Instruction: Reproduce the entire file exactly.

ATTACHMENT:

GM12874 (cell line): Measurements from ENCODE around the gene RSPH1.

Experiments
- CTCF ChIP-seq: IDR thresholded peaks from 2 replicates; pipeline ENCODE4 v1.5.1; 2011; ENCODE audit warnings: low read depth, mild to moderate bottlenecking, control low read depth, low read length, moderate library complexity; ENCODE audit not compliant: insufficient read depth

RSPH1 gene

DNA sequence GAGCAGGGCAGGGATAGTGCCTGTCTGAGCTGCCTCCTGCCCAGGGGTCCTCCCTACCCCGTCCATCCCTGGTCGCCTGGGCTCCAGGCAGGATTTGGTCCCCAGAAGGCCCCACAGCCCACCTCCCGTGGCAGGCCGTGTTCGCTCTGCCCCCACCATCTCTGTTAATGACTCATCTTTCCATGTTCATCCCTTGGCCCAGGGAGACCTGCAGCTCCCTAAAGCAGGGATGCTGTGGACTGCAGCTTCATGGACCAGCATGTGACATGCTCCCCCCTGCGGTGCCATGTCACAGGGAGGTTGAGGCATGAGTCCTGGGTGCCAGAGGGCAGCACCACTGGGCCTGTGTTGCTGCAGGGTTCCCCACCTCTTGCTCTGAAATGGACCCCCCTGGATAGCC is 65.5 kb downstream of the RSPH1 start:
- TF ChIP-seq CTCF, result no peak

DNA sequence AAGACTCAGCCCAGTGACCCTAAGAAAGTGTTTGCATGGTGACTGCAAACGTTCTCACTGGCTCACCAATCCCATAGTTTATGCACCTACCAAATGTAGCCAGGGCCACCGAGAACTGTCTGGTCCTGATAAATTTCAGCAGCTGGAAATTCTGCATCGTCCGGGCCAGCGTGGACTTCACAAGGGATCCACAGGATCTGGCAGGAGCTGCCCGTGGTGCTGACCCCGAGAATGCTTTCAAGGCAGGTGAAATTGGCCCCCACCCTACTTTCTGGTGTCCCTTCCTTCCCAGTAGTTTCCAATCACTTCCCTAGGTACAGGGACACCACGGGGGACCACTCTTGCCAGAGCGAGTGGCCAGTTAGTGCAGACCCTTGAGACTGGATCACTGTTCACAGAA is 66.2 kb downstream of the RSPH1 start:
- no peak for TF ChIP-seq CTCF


GM12874 (cell line): Measurements from ENCODE around the gene RSPH1.

Experiments
- CTCF ChIP-seq: IDR thresholded peaks from 2 replicates; pipeline ENCODE4 v1.5.1; 2011; ENCODE audit warnings: low read depth, mild to moderate bottlenecking, control low read depth, low read length, moderate library complexity; ENCODE audit not compliant: insufficient read depth

RSPH1 gene

DNA sequence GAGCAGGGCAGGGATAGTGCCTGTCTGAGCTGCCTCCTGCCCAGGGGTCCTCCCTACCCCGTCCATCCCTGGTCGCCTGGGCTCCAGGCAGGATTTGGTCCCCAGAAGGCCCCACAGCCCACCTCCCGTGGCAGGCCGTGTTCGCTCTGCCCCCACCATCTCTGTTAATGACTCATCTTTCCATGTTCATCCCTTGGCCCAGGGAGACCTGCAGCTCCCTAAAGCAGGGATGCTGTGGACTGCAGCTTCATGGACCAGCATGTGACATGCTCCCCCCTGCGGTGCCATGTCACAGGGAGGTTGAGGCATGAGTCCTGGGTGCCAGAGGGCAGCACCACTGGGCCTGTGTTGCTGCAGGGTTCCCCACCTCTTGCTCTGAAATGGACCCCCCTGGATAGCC is 65.5 kb downstream of the RSPH1 start:
- TF ChIP-seq CTCF, result no peak

DNA sequence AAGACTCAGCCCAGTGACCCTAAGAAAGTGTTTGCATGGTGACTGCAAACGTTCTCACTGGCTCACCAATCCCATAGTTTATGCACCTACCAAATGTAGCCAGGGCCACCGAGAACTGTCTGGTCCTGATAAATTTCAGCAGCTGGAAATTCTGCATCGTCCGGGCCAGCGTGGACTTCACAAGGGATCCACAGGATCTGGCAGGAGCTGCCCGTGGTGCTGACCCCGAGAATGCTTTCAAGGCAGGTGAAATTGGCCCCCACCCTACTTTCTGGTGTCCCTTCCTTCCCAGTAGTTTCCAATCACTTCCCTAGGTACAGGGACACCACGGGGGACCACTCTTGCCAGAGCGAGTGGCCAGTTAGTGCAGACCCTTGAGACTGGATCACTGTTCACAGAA is 66.2 kb downstream of the RSPH1 start:
- no peak for TF ChIP-seq CTCF